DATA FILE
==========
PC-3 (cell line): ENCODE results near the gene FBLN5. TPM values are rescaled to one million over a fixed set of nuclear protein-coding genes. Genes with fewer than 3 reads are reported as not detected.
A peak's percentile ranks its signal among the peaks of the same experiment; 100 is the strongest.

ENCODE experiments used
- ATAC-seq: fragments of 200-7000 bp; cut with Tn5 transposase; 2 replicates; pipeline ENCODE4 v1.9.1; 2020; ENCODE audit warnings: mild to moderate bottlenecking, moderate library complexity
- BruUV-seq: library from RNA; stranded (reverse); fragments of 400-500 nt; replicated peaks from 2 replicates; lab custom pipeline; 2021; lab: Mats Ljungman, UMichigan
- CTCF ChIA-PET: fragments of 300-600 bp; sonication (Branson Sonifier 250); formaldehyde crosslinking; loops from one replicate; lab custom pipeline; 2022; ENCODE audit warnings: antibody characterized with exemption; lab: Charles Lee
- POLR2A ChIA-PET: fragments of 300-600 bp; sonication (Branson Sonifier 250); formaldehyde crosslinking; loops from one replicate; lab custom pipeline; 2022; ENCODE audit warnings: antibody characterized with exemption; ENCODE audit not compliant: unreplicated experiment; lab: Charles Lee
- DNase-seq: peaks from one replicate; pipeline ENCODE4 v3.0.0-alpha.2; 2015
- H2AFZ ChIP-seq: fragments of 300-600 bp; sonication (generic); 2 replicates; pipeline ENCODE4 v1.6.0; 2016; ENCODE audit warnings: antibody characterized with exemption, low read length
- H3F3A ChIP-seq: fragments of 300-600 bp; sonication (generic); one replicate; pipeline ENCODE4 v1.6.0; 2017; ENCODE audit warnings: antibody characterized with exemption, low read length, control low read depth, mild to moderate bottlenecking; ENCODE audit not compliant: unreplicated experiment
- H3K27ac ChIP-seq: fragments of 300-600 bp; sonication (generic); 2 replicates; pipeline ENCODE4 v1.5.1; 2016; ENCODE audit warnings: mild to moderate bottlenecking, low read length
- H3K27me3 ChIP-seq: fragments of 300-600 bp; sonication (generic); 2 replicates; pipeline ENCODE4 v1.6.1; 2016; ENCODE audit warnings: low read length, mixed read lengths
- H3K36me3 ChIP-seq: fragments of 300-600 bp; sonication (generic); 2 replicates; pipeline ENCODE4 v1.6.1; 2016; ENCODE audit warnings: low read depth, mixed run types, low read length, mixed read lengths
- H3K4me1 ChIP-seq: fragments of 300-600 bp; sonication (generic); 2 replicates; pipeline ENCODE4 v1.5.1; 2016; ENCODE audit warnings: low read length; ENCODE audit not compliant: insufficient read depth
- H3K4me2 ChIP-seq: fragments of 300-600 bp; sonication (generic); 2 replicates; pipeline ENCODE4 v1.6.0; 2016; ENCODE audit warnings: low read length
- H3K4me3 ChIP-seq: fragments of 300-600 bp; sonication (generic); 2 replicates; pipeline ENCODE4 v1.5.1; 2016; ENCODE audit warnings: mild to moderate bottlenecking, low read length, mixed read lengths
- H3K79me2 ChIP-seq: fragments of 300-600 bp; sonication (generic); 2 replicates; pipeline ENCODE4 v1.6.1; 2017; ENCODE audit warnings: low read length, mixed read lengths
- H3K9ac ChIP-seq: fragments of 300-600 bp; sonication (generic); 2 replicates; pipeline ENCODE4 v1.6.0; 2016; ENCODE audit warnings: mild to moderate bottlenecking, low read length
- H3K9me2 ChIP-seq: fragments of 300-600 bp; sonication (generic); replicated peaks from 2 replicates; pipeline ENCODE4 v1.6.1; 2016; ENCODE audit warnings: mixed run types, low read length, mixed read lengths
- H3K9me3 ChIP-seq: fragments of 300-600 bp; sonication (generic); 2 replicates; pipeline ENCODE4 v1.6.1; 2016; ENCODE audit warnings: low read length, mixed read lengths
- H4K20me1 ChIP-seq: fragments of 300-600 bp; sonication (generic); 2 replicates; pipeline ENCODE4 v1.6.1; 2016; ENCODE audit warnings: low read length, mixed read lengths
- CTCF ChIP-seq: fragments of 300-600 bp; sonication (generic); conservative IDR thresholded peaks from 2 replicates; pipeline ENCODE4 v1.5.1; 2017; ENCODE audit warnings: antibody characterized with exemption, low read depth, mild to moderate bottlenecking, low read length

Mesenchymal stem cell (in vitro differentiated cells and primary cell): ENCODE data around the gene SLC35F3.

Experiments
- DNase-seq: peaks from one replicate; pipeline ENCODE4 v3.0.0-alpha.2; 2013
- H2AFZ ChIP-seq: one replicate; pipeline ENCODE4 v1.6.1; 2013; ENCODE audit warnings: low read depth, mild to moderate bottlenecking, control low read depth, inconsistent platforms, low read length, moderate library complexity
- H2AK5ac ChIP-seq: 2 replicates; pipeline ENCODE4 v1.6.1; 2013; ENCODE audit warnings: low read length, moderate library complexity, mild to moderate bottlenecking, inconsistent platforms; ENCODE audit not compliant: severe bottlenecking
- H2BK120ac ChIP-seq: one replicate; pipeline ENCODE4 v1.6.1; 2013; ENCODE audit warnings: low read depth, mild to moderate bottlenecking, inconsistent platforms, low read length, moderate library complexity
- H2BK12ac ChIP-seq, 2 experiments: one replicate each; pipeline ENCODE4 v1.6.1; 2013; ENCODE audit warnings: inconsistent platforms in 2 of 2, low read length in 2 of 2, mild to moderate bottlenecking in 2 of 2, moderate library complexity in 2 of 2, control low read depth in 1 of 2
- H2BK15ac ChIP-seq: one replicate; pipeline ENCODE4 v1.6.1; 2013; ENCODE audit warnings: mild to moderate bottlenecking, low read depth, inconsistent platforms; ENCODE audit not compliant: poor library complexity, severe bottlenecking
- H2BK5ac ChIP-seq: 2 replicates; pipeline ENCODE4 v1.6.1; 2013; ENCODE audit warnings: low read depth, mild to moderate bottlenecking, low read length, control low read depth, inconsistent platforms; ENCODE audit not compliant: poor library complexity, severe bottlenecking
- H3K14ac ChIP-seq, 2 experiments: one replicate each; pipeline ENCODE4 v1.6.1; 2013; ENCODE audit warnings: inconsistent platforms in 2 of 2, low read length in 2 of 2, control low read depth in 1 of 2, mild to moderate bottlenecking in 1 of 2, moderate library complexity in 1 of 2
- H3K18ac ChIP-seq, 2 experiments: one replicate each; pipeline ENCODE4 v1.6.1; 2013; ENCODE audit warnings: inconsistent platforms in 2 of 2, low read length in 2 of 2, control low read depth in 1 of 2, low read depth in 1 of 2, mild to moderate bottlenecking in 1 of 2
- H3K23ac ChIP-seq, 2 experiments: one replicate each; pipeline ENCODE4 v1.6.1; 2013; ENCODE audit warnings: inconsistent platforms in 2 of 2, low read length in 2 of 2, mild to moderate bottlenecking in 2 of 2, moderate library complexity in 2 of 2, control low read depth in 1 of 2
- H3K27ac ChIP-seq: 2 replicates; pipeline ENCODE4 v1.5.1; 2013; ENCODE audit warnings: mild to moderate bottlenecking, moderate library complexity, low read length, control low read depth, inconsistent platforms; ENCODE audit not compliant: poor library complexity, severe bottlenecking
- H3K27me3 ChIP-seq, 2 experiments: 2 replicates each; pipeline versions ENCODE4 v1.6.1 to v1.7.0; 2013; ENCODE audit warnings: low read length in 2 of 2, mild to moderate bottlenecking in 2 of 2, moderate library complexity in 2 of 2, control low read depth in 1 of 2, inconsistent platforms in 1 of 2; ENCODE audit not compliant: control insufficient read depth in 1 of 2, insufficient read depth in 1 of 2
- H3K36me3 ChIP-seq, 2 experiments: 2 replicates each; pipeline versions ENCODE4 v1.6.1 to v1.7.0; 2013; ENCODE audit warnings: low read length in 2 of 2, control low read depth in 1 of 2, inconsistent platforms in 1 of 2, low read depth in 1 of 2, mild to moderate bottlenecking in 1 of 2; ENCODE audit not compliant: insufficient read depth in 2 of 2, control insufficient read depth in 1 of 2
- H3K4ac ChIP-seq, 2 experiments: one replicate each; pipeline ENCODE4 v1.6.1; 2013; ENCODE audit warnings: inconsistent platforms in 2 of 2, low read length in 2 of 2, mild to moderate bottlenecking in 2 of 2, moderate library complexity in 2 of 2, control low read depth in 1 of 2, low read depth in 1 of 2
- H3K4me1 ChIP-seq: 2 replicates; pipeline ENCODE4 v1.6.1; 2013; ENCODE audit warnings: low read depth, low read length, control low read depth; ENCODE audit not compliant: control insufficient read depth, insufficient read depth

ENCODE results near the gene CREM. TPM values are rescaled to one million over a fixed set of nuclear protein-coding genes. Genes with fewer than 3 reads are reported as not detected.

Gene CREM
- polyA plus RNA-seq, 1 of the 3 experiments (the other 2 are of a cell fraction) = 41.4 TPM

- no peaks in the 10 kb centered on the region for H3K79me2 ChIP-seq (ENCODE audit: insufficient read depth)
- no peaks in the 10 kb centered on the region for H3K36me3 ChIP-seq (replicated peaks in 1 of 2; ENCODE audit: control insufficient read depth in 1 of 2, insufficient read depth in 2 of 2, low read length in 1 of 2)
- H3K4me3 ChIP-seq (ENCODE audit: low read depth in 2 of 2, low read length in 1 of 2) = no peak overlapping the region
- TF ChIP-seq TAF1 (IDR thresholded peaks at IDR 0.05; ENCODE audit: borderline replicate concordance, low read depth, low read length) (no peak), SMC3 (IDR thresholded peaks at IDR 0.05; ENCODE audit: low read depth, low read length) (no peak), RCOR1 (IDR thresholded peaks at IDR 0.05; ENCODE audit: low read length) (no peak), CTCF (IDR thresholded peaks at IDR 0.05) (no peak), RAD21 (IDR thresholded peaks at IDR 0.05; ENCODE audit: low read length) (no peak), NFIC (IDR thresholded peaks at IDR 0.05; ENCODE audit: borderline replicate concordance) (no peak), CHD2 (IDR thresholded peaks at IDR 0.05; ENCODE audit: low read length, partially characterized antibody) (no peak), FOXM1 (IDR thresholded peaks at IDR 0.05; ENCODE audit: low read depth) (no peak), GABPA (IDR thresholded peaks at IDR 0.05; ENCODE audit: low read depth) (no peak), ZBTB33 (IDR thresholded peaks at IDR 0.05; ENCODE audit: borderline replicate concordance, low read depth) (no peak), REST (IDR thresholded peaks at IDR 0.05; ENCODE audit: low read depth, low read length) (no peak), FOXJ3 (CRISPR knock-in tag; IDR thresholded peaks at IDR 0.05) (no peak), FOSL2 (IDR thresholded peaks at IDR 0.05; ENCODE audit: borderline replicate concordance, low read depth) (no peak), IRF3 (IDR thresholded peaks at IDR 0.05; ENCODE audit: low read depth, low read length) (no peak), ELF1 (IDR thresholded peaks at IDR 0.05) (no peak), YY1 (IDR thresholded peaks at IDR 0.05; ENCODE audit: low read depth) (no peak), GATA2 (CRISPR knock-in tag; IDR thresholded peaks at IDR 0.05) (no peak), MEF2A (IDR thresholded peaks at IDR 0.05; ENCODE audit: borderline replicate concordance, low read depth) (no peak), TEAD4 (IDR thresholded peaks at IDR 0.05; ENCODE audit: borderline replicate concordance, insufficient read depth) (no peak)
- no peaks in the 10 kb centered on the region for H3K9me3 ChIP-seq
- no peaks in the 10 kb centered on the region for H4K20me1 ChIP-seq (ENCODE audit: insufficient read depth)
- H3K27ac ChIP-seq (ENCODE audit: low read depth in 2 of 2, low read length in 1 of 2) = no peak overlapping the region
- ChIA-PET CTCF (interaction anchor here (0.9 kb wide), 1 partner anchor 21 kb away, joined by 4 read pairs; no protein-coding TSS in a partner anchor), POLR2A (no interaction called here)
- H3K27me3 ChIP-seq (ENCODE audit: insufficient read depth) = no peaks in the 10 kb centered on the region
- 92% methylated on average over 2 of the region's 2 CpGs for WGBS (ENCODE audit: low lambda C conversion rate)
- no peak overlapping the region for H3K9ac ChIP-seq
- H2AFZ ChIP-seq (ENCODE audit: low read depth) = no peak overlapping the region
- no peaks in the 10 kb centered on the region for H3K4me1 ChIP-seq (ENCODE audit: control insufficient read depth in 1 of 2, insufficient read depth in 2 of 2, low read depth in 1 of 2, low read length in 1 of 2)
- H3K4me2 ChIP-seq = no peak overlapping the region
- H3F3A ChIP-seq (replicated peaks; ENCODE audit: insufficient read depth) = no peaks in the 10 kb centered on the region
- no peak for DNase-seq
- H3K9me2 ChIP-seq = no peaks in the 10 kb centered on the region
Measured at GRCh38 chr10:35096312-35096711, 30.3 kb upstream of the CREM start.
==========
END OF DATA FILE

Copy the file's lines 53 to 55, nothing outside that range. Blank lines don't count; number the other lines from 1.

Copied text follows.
- no peak overlapping the region for H3K9ac ChIP-seq
- H2AFZ ChIP-seq (ENCODE audit: low read depth) = no peak overlapping the region
- no peaks in the 10 kb centered on the region for H3K4me1 ChIP-seq (ENCODE audit: control insufficient read depth in 1 of 2, insufficient read depth in 2 of 2, low read depth in 1 of 2, low read length in 1 of 2)